The American Idea
Scholars, novelists, politicians, artists, and others look ahead to the future of the American idea
Readers are invited to submit their own essays on the American idea and the challenges it faces. We will publish the best of these essays in a future issue of the magazine.
Scandals, intriguing facts, greatest hits, and more.
On learning of plans for a new American magazine, the scholar Charles Eliot Norton wrote in June 1857 to its first editor, his friend James Russell Lowell. He wanted to offer help but also to supply an inoculating dose of reality, to caution that “such things are never permanent in our country. They burn brightly for a little while, and then burn out.” He continued, referring to the 18th-century British editor Edward Cave by his pen name, Sylvanus Urban:
It would be a great thing for us if any undertaking of this kind could live long enough to get affections and associations connected with it, whose steady glow should take the place of, and more than supply, the shine of novelty, and the dazzle of a first go-off. I wish we had a Sylvanus Urban a hundred and fifty years old. I wish, indeed, we had anything so old in America; would give a thousand of our new lamps for the one old, battered, but true magical light.
With this issue, Lowell’s magazine turns 150—declining, with respect, the “battered,” still aspiring to the magical. What, beyond the patient commitment of its owners, can account for this longevity? Consider The Atlantic’s passage: through a permanent revolution in technology, from the telephone, to the practical fountain pen, to the radio, to the note pad, to the television, to the Internet; through financial crises, beginning in 1857 with what The Atlantic called a national “flurry” over credit (or liquidity, to use the present flurry’s term); through national arguments over slavery, suffrage, evolution, immigration, prohibition, anticommunism, civil rights, feminism, gay rights, evolution and immigration (again); through the international contests of ideology that defined the last century and into the new contest that so far is shaping this one. How has The Atlantic endured? More to the point, why?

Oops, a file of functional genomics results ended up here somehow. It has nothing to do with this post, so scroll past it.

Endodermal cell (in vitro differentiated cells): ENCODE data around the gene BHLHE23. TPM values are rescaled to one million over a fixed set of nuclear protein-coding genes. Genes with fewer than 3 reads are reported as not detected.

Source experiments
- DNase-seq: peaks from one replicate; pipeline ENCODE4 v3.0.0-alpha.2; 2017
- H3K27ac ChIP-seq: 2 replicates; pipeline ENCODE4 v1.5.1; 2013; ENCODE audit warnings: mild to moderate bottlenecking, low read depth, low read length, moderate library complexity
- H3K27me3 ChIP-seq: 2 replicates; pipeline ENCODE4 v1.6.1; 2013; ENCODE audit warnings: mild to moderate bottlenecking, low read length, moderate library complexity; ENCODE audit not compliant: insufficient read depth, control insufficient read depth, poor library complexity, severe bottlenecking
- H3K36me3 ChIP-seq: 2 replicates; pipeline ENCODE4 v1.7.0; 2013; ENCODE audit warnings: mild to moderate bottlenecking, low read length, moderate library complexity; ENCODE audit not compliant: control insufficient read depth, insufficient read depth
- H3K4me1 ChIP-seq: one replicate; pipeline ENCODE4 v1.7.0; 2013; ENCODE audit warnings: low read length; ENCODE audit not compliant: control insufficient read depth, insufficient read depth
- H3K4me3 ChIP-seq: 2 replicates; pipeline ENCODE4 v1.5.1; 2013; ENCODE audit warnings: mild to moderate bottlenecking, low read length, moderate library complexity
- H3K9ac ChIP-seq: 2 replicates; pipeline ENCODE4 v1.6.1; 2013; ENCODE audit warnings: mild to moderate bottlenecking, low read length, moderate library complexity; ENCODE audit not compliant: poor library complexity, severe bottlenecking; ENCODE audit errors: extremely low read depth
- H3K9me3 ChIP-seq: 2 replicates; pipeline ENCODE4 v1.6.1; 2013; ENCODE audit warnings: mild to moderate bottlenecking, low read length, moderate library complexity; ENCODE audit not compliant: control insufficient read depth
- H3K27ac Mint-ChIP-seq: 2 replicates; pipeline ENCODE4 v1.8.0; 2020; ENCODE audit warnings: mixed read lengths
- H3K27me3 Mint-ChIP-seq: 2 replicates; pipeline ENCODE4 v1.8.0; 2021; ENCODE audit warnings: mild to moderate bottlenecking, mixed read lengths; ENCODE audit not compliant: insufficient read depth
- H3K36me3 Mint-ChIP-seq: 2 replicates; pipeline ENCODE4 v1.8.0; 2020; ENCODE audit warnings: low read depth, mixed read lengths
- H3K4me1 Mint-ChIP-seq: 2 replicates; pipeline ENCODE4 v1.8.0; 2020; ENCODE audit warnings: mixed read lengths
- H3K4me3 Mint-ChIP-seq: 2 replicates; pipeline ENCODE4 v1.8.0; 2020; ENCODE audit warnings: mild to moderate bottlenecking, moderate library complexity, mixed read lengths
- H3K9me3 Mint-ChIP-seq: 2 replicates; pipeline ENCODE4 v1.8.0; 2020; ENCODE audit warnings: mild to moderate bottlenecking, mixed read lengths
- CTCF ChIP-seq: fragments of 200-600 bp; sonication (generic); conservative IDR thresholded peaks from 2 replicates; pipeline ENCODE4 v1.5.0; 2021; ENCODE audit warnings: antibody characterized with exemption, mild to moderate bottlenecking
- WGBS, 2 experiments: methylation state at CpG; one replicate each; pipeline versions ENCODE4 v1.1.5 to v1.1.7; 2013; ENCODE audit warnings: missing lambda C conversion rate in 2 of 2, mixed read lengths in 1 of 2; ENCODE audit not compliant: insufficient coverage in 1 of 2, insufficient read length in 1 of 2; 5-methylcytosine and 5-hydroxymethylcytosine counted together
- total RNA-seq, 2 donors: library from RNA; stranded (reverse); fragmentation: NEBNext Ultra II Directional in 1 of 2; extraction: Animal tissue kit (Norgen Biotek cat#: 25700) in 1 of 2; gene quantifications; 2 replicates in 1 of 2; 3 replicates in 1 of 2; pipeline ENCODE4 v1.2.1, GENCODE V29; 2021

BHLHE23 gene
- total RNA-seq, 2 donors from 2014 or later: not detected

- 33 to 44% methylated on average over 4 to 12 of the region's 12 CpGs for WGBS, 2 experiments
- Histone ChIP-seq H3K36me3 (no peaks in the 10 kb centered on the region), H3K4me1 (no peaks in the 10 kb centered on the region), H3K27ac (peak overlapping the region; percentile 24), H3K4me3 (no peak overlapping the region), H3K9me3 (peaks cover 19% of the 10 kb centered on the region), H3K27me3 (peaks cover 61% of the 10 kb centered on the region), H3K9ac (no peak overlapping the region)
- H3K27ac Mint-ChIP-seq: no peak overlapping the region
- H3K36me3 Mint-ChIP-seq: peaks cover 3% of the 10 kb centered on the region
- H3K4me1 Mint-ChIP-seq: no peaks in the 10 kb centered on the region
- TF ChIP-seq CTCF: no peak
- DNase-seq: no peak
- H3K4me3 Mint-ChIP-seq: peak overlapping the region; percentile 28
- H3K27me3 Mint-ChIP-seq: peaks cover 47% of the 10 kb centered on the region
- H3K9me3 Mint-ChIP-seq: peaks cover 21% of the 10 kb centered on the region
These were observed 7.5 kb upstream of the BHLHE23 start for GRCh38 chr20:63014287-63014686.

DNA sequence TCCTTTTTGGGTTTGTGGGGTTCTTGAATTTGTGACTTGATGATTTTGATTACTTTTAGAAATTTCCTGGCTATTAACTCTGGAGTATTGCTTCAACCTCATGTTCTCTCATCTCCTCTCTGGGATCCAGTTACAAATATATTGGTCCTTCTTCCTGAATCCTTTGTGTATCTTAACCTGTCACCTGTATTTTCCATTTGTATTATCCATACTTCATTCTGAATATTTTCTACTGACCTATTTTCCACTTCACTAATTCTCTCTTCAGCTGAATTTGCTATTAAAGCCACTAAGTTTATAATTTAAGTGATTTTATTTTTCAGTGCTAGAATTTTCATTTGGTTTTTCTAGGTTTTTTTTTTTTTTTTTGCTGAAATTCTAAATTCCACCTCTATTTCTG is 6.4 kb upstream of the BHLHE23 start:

We may be able to spot a clue in the arguments. Unlike other publications, The Atlantic wasn’t created to track a particular identity found on a map—Hollywood’s glamour, New York’s sophistication, Washington’s power, Silicon Valley’s imagination. It wasn’t yoked from birth to a particular industry or technology, like the automobile or the computer. The Atlantic was created in Boston by writers who saw themselves as the country’s intellectual leaders, and so its scope from the start was national, if rather theoretical. It was founded on an encompassing abstraction, expressed in the words that appeared in the first issue and that appear again on the cover of this one: In politics, it would “honestly endeavor to be the exponent of what its conductors believe to be the American idea.” That sounds pretty good. But those first conductors—among them Lowell, Ralph Waldo Emerson, Oliver Wendell Holmes, Henry Wadsworth Longfellow, and Harriet Beecher Stowe—did not explain what they meant, not exactly. What or which “American idea”? The answer must have seemed obvious to them: In literature, they wanted to provide a platform for an emerging American voice; in politics, they had a cause—abolition—that gave granite definition to the American idea as equality, at least among men. One can easily imagine that beyond abolition, agreement would quickly break down. Only reluctantly did Lowell finally agree, in 1859, to publish an essay called “Ought Women to Learn the Alphabet?”